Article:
If other physical pains are bothering you trying different stretches, routines, or habits to begin alleviating the pain. Maybe you need more rest at this point? Maybe you actually need to go on shorter and more frequent walks? Getting to know your body and listening to it is an important part of pregnancy at week 25, labor and motherhood in general. Start now and you will thank yourself later!

    Featured photo credit: Phalinn Ooi via flickr.com

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    Emily Myrin

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    Published on January 30, 2019

    How to Support a Working Mother as a Working Father

    How to Support a Working Mother as a Working Father

    In roughly 60 percent of two-parent households with children under the age of 18, both parents work full time. But who takes time off work when the kids are sick in your house? And if you are a manager, how do you react when a man says he needs time to take his baby to the pediatrician?

    The sad truth is, the default in many companies and families is to value the man’s work over the woman’s—even when there is no significant difference in their professional obligations or compensation. This translates into stereotypes in the workplace that women are the primary caregivers, which can negatively impact women’s success on the job and their upward mobility.

    According to a Pew Research Center analysis of long-term time-use data (1965–2011), fathers in dual-income couples devote significantly less time than mothers do to child care.[1] Dads are doing more than twice as much housework as they used to (from an average of about four hours per week to about 10 hours), but there is still a significant imbalance.

    This is not just an issue between spouses; it’s a workplace culture issue. In many offices, it is still taboo for dads to openly express that they have family obligations that need their attention. In contrast, the assumption that moms will be on the front lines of any family crisis is one that runs deep.

    Consider an example from my company. A few years back, one of our team members joined us for an off-site meeting soon after returning from maternity leave. Not even two hours into her trip, her husband called to say that the baby had been crying nonstop. While there was little our colleague could practically do to help with the situation, this call was clearly unsettling, and the result was that her attention was divided for the rest of an important business dinner.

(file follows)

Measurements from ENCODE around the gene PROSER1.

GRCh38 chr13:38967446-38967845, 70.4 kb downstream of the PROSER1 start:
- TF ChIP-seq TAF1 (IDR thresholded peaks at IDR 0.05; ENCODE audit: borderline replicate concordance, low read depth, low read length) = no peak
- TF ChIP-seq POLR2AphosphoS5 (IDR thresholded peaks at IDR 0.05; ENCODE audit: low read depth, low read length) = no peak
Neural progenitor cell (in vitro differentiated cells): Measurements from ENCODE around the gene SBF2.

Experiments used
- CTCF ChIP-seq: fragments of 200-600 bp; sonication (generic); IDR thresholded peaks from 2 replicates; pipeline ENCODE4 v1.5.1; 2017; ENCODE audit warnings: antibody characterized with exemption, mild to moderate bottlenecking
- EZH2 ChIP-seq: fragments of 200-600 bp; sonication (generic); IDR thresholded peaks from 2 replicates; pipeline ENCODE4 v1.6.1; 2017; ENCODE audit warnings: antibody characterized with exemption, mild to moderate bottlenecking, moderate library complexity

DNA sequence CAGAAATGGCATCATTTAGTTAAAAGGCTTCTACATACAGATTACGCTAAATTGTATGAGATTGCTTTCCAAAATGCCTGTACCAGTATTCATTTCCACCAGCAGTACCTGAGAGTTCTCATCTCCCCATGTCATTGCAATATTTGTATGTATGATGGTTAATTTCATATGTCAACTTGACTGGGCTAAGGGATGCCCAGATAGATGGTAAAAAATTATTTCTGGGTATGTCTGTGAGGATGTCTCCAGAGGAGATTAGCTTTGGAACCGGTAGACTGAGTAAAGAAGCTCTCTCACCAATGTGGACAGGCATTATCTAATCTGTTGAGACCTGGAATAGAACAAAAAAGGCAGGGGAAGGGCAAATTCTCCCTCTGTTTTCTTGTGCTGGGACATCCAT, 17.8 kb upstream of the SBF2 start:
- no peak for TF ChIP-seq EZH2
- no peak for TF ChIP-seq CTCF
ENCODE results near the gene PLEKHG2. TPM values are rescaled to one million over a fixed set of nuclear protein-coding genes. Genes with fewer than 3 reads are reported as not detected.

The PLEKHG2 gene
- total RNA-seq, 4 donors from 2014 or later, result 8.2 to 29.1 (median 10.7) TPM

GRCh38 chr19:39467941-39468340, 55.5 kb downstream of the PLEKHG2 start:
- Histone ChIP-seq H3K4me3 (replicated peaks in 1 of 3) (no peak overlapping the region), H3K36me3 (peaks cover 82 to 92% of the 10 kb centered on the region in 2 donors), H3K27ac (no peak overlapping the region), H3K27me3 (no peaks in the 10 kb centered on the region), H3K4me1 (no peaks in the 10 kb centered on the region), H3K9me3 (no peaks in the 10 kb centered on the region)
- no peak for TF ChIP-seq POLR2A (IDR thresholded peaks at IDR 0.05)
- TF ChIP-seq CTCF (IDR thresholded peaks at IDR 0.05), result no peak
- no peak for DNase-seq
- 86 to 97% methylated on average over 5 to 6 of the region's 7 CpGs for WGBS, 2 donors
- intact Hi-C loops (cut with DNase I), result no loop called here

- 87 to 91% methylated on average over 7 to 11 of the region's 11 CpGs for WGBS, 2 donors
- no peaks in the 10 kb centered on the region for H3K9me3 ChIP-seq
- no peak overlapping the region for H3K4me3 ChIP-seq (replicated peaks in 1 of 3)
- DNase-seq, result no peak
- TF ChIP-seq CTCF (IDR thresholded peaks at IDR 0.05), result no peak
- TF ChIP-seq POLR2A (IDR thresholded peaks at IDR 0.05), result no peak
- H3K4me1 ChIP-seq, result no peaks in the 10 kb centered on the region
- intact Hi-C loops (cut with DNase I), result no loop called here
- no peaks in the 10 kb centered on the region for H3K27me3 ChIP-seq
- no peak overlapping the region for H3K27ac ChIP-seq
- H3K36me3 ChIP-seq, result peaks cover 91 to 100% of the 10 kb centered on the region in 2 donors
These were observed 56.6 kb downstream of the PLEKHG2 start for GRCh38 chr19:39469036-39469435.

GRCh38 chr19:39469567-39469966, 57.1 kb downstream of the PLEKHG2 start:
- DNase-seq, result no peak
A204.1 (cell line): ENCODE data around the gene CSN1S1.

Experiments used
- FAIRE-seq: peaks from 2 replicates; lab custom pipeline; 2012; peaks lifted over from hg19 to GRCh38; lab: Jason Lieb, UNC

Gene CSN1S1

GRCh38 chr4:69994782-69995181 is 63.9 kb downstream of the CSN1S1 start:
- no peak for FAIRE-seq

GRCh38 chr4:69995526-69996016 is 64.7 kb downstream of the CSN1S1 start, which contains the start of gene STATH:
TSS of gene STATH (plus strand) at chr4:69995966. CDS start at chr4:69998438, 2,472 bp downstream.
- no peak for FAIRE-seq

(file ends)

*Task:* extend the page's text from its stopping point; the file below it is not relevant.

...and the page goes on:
This was her first night away since the baby’s birth, and I know that her spouse had already been on several business trips before this event. Yet, I doubt she called him during his conferences to ask child-care questions. Like so many moms everywhere, she was expected to figure things out on her own.

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    The numbers show that this story is far from the exception. In another Pew survey, 47 percent of dual-income parents agreed that the moms take on more of the work when a child gets sick.[2] In addition, 39 percent of working mothers said they had taken a significant amount of time off from work to care for their child compared to just 24 percent of working fathers. Mothers are also more likely than fathers (27 percent to 10 percent) to say they had quit their job at some point for family reasons.

    Before any amazing stay-at-home-dads post an angry rebuttal comment, I want to be very clear that I am not judging how families choose to divide and conquer their personal and professional responsibilities; that’s 100 percent their prerogative. Rather, I am taking aim at the culture of inequity that persists even when spouses have similar or identical professional responsibilities. This is an important issue for all of us because we are leaving untapped business and human potential on the table.

    What’s more, I think my fellow men can do a lot about this. For those out there who still privately think that being a good dad just means helping out mom, it’s time to man up. Stop expecting working partners—who have similar professional responsibilities—to bear the majority of the child-care responsibilities as well.

    Consider these ways to support your working spouse:

    1. Have higher expectations for yourself as a father; you are a parent, not a babysitter.